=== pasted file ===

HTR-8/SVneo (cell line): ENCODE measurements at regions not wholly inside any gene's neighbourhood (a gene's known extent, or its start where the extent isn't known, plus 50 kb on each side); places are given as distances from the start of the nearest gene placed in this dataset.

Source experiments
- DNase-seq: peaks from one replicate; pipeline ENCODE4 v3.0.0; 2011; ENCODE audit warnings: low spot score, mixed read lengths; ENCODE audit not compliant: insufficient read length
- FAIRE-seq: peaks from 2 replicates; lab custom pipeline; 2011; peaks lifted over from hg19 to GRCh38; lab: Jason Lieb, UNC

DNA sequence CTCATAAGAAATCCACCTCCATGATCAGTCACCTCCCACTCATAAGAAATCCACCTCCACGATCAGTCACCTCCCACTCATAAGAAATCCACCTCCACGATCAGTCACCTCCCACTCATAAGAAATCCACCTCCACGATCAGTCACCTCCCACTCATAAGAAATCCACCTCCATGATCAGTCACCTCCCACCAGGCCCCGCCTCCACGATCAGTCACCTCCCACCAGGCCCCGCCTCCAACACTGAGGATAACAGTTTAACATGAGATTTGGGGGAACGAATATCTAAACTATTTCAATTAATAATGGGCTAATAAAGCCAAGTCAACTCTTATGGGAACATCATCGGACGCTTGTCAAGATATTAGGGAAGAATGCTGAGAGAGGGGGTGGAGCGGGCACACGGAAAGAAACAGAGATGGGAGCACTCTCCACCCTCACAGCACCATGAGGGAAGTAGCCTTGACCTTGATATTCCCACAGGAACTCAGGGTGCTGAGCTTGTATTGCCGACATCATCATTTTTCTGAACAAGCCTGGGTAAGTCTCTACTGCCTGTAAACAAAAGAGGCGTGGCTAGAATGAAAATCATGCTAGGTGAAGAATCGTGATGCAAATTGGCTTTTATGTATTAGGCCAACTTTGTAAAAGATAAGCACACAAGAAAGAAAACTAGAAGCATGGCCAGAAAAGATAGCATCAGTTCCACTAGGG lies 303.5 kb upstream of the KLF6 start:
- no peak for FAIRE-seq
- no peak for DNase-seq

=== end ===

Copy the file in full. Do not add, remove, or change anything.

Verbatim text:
HTR-8/SVneo (cell line): ENCODE measurements at regions not wholly inside any gene's neighbourhood (a gene's known extent, or its start where the extent isn't known, plus 50 kb on each side); places are given as distances from the start of the nearest gene placed in this dataset.

Source experiments
- DNase-seq: peaks from one replicate; pipeline ENCODE4 v3.0.0; 2011; ENCODE audit warnings: low spot score, mixed read lengths; ENCODE audit not compliant: insufficient read length
- FAIRE-seq: peaks from 2 replicates; lab custom pipeline; 2011; peaks lifted over from hg19 to GRCh38; lab: Jason Lieb, UNC

DNA sequence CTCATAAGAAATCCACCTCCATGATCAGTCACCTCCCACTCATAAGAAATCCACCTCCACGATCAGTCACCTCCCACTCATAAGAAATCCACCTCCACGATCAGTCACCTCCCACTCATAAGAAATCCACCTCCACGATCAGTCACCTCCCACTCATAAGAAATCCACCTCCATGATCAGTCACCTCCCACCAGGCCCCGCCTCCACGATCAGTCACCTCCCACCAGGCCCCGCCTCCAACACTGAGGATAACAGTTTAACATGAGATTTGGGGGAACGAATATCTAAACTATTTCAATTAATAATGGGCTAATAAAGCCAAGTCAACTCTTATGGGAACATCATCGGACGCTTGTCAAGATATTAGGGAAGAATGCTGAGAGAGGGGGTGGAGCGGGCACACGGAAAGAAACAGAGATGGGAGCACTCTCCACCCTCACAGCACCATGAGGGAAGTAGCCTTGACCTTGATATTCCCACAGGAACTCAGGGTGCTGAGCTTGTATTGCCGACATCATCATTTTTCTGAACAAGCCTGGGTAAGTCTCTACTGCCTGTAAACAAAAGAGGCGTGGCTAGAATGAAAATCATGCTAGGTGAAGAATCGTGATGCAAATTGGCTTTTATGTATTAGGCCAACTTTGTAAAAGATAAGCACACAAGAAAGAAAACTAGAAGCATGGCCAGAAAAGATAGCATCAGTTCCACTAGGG lies 303.5 kb upstream of the KLF6 start:
- no peak for FAIRE-seq
- no peak for DNase-seq